It must be stressed again that, depending on what criteria are used and how those criteria are weighted, good cases could also be made for each of the other Pantheon members to be lauded as the greatest basketball player of all-time--but the case for Jordan is compelling and for the foreseeable future he will be on the short list of players who must be mentioned in any such discussion.

Further Reading:

What is Love? The Greatest NBA Commercial of All-Time

Michael Jordan Views Hall of Fame Induction as Sign of Mortality

Michael Jordan: Feels Like Another One

Labels: , , , , , , , , , , , , ,

posted by David Friedman @ 2:39 AM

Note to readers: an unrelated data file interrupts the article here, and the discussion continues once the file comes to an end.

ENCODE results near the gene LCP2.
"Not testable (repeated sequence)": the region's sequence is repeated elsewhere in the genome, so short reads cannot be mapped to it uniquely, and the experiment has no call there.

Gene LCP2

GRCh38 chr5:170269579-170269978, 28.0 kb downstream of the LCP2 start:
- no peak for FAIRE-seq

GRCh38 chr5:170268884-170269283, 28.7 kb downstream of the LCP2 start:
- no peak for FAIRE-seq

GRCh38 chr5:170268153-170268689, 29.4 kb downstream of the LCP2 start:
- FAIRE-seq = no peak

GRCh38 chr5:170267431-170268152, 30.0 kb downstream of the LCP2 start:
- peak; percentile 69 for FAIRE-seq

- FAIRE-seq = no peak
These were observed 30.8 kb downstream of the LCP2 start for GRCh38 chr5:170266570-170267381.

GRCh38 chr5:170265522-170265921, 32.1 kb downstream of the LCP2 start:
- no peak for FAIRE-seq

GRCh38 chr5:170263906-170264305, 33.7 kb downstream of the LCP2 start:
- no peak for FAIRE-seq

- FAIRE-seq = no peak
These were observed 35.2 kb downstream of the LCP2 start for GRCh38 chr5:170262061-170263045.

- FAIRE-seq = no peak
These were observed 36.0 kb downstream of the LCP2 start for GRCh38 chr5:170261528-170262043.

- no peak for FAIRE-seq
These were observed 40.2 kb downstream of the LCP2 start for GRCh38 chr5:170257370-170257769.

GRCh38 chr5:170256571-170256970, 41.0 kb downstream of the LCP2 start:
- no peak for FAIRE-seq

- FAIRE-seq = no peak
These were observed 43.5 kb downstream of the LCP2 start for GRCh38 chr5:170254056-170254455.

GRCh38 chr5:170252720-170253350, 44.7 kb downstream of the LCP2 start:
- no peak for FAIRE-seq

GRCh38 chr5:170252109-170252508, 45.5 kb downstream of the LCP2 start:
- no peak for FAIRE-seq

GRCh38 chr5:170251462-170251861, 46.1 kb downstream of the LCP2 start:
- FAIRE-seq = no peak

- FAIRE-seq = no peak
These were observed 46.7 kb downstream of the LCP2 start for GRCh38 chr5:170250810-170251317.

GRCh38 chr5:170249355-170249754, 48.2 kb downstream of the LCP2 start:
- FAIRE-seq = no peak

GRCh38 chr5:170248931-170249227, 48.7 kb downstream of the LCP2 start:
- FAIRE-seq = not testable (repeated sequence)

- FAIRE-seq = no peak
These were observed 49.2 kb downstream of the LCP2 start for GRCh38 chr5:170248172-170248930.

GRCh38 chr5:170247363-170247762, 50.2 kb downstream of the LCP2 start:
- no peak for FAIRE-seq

1 comments

links to this post

1 Comments:

At Sunday, February 17, 2013 6:02:00 PM, Anonymous Eric said...

Fantastic read as always, David.

I was born in '91 and never really saw Jordan play but watching his clips on YouTube just make me wish I were born a few years earlier to watch him live, etc.

David Stern had an interview with Jeremy Schapp on ESPN and was asked "Is Michael Jordan the Babe Ruth of basketball?" Stern responds by saying "I would say that Babe Ruth is the Michael Jordan of baseball." I thought this quote was very witty and certainly both athletes are the faces of their sports respectively.

 

Post a Comment

Links to this post:

Create a Link

<< Home